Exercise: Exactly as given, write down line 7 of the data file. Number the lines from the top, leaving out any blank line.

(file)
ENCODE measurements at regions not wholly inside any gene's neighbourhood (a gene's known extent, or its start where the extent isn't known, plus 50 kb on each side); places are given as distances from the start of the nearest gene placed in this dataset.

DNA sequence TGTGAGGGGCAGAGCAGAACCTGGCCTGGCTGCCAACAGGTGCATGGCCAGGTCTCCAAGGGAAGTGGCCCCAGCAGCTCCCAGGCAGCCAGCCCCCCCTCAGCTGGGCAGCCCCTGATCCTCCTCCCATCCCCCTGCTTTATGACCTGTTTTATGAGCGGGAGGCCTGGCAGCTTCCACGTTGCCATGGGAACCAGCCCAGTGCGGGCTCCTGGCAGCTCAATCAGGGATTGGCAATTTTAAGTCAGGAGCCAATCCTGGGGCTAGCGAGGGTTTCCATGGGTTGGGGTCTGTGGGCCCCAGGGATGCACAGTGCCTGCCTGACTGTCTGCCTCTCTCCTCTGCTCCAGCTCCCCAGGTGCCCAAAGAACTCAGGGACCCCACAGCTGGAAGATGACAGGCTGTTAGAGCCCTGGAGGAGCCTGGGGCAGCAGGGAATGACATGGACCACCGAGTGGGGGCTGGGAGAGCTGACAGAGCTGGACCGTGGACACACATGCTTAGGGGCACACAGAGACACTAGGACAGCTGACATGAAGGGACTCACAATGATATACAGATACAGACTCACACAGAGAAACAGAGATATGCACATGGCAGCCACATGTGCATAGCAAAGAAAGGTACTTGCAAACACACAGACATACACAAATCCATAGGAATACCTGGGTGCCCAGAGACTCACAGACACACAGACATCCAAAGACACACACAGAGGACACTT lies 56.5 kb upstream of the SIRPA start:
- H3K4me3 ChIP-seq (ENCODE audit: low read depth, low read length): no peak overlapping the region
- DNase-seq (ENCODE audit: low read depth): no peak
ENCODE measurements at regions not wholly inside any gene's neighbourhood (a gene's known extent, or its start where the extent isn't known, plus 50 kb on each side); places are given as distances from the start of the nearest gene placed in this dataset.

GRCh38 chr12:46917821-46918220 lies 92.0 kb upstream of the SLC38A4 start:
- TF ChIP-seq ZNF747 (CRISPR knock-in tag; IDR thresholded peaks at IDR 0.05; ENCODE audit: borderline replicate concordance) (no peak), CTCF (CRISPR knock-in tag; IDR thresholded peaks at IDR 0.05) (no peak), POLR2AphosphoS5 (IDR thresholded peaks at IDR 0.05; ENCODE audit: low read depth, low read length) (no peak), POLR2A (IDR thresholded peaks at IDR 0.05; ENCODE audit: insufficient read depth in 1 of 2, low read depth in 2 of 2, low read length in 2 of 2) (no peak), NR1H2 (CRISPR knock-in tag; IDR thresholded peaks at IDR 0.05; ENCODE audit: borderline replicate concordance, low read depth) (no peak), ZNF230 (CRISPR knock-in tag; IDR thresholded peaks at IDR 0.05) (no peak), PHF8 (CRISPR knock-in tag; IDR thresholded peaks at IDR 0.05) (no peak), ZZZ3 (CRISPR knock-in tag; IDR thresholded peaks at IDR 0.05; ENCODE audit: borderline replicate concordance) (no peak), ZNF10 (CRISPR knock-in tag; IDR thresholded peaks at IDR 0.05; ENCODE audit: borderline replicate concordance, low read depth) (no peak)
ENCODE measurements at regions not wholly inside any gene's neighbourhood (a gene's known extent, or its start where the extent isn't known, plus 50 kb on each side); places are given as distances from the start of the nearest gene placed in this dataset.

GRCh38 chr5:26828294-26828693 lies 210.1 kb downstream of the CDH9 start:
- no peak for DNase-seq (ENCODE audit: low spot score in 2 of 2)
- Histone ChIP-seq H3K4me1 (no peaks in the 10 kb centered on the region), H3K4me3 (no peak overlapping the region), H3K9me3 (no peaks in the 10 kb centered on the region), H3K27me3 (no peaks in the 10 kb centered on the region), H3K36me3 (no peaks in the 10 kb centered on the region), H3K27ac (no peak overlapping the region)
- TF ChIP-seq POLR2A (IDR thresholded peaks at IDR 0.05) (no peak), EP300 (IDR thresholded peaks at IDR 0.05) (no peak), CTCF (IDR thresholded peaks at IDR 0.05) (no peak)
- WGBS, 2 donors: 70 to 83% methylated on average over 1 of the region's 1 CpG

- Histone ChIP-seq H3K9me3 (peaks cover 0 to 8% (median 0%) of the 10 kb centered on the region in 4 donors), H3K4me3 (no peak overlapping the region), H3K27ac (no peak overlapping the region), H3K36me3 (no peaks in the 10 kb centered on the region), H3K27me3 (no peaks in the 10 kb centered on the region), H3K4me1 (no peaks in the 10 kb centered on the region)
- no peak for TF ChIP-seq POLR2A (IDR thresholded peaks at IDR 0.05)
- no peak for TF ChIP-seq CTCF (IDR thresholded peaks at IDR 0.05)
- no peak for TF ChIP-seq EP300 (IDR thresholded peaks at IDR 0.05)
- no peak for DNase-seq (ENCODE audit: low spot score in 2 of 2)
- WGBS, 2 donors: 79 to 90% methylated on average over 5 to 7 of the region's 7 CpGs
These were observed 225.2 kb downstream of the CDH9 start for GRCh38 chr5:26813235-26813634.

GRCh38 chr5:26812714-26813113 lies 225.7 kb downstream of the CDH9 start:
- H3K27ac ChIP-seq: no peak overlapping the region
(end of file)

- TF ChIP-seq ZNF747 (CRISPR knock-in tag; IDR thresholded peaks at IDR 0.05; ENCODE audit: borderline replicate concordance) (no peak), CTCF (CRISPR knock-in tag; IDR thresholded peaks at IDR 0.05) (no peak), POLR2AphosphoS5 (IDR thresholded peaks at IDR 0.05; ENCODE audit: low read depth, low read length) (no peak), POLR2A (IDR thresholded peaks at IDR 0.05; ENCODE audit: insufficient read depth in 1 of 2, low read depth in 2 of 2, low read length in 2 of 2) (no peak), NR1H2 (CRISPR knock-in tag; IDR thresholded peaks at IDR 0.05; ENCODE audit: borderline replicate concordance, low read depth) (no peak), ZNF230 (CRISPR knock-in tag; IDR thresholded peaks at IDR 0.05) (no peak), PHF8 (CRISPR knock-in tag; IDR thresholded peaks at IDR 0.05) (no peak), ZZZ3 (CRISPR knock-in tag; IDR thresholded peaks at IDR 0.05; ENCODE audit: borderline replicate concordance) (no peak), ZNF10 (CRISPR knock-in tag; IDR thresholded peaks at IDR 0.05; ENCODE audit: borderline replicate concordance, low read depth) (no peak)